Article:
And the fourth, which is related to freeze is playing dead. And you'll see animals do this, they'll lie down, or you might see someone who's being attacked, they might lie on the floor and actually pretend to be unconscious or dead in the hope that the attacker will then move away.
Emma Shackleton 6:03
So the de-escalation focus at this stage is keeping the child physically safe and well away from the threat. At the peak of this hill at the top of this hill, the crisis point if you like, it's all about simple safety messages. And not further overloading the child with too much torque or too much stimulation. It's all about keeping them safe.
Simon Currigan 6:26
So to bring it back to our caveman, our caveman has imagine ran away from the saber toothed tiger or in school, the child has run away from the thing that's causing them to feel unsafe and threatened. Stage three is the descent. So we've gone across the top of the hill. And now we start to walk down the other side of the hill. This is where our bodies recognize that the immediate threat has gone now on the way down the hill. And I promise this show isn't sponsored by the grand old Duke of York, we stay very alert to threats, even though outwardly we may look more calm. Our bodies still have tons of adrenaline and noradrenaline. What's happening is our bodies are draining those quantities down. So we are starting to feel more calm and relaxed. However, we are poised and scanning for that threat to reappear.
Emma Shackleton 7:18
So any threat that is spotted, or a perceived threat, remember, and we shoot straight back up into fight or flight mode. So this is actually a really dangerous time when we're trying to help children de escalate their behaviours, we might feel like they've come past the crisis point, they might look like they're calming down. I've actually had children who've said to me, I'm okay, now Miss. And I've thought great, they're calm, actually, the moment that you mentioned the thing that went wrong, or the moment that they perceive that to be another threat, maybe they think you're going to tell them off, or there's going to be a consequence issued, then boom, they're straight back up into that peak. So this is a really tricky, dangerous time they remain in that hyper vigilant state. They're continually scanning for threats, it might be the existing threat, like the tiger coming back, or it might be a new threat now.
Simon Currigan 8:17
So classic example, maybe you have two kids who have been fighting out on the playground, the adults come in and move those kids apart, the kid's breathing slows down, they start to look a little more calm. So what do the adults do to resolve the situation, they bring the kids back together. And because those kids are still on the inside, still scanning for threats, you bring them together with the thing that caused the outburst in the first place, you'll bring them back together with that perceived threat. And boom, you get another incident or an emotional outburst from one of the kids.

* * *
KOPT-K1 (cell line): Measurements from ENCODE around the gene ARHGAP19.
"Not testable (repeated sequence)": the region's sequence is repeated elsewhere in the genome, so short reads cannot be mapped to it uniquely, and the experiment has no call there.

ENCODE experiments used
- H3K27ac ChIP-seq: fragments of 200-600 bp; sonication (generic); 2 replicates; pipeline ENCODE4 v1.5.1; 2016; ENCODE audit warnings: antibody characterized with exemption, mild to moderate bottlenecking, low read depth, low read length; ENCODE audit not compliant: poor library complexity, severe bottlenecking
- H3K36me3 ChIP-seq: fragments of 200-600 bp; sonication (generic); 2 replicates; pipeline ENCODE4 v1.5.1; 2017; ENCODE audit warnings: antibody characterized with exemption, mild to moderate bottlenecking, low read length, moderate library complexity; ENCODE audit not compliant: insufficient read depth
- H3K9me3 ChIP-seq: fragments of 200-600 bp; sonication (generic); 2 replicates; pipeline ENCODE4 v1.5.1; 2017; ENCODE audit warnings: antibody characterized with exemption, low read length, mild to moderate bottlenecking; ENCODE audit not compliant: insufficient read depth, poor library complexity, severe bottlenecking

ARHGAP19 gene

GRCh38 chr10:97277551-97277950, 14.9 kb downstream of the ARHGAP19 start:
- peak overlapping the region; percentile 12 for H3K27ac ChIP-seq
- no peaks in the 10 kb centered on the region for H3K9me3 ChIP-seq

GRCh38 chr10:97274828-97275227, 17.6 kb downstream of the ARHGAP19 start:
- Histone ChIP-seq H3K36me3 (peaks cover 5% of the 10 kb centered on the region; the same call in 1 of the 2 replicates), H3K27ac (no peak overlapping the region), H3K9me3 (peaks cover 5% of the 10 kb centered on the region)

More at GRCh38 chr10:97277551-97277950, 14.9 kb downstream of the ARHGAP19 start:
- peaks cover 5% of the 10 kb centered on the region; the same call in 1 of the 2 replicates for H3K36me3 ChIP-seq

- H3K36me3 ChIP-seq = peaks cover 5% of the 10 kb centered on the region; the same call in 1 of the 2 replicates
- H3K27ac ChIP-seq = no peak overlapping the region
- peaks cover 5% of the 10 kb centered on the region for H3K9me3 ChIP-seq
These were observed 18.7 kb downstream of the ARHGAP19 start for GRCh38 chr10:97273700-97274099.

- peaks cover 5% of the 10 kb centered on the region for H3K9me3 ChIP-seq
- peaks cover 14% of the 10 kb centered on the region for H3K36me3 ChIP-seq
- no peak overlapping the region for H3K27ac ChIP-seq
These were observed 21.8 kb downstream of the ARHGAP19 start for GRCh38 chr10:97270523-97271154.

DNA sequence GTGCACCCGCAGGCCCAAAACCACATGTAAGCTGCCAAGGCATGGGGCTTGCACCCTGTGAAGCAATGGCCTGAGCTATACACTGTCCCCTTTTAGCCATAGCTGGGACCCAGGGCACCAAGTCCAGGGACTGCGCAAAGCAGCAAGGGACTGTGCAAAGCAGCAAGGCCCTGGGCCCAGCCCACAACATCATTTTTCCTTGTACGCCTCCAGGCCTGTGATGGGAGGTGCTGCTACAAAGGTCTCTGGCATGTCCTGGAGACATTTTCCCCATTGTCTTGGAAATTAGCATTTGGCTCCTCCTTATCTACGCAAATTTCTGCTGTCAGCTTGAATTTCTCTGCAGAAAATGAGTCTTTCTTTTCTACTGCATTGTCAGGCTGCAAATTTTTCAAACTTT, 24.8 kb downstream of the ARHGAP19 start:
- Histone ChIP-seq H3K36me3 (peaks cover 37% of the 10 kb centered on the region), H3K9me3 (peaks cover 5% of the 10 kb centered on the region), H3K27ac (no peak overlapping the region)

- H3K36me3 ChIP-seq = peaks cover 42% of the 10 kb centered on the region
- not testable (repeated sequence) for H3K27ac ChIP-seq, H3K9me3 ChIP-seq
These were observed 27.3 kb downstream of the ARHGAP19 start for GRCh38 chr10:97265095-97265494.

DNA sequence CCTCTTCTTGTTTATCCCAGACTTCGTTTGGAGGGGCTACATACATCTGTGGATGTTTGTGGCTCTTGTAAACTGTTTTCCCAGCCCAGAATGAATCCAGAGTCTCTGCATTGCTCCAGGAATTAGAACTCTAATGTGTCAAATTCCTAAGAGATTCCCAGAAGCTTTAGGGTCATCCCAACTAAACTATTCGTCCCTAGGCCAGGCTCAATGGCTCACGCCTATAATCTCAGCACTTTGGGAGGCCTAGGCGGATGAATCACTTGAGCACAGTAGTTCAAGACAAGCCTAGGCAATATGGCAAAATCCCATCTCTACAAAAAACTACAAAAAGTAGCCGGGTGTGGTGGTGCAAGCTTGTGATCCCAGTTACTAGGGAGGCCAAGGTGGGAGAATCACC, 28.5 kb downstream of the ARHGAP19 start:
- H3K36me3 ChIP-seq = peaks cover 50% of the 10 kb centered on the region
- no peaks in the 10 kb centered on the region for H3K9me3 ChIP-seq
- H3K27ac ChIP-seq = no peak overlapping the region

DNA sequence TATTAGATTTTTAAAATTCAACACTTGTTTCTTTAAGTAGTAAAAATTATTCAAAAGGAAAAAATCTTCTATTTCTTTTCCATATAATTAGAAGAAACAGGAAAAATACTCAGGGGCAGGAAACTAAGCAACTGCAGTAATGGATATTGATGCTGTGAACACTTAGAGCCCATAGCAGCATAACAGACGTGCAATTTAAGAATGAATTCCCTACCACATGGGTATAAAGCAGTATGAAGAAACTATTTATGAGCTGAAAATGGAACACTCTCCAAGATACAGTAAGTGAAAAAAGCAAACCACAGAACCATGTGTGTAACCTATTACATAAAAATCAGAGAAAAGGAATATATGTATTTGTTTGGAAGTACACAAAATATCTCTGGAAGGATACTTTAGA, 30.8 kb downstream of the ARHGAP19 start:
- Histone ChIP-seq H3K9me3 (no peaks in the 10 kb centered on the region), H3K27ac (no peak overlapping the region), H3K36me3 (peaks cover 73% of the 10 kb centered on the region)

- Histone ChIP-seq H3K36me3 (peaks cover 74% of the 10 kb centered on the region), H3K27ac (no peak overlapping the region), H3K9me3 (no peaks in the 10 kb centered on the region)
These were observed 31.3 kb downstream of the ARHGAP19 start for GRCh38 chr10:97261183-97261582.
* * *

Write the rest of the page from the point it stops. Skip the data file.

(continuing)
Emma Shackleton 8:49
So at this stage, the adult response has got to be all about focusing on calming the child and keeping them away from the threat. So it might be moving the threat away, or it might be moving them away from the threat if they're able to. And that will allow the stress hormones to dissipate without any further flare up.
Simon Currigan 9:10
So let's imagine our hill and our journey so far. So we started at ground level, we walked up the hill, and that kind of represented the increase in stress chemicals in our body. At the top of the hill, we have our fight or flight reaction where we either tried to fight the thing that was causing us a perceived threat or ran away from it. We've had the walk down the hill on the opposite side where our body chemistry is coming back under control, but we're still scanning for threats. Now we've reached ground level on the opposite side, what actually happens is we dip down into a small valley and we need to go down a little way before we can come back up to ground level again.
Emma Shackleton 9:47
So this stage is sometimes referred to as like a body chemistry crash because the adrenaline and noradrenaline are draining away the blood sugar levels are stabilizing in our bloodstream This is a difficult time children when they've experienced this big outburst or crisis point. After that, they can be very overly emotional, they might be overly remorseful, they might be tearful, they might be sleepy, this period is sometimes referred to as a period of depression. So working in pupil referral units, I've seen children who completely lost control, maybe they've trashed a classroom, for example. And then afterwards, they've actually laid down on the floor and gone to sleep. It's very, very exhausting to go through this stress response cycle.
Simon Currigan 10:40
And that's all we've got time for on this Essentials episode, where we've covered the stages of the anger cycle and explained how you can approach de-escalation calmly and effectively. If you want to know more about how you can get children emotionally and physiologically back on track following a crash, just head back to Episode 21. And if you've enjoyed listening today, please remember to rate and review us It takes just 30 seconds and when you do, it prompts the algorithm to recommend School Behaviour Secrets to other listeners. And that helps us grow the podcast and reach other teachers, school leaders and parents. And while you've got your podcast app open, please remember to hit subscribe so you never miss another episode. Thanks for listening today and I look forward to seeing you next time on School Behaviour Secrets.
(This automated transcript may not be 100% accurate.)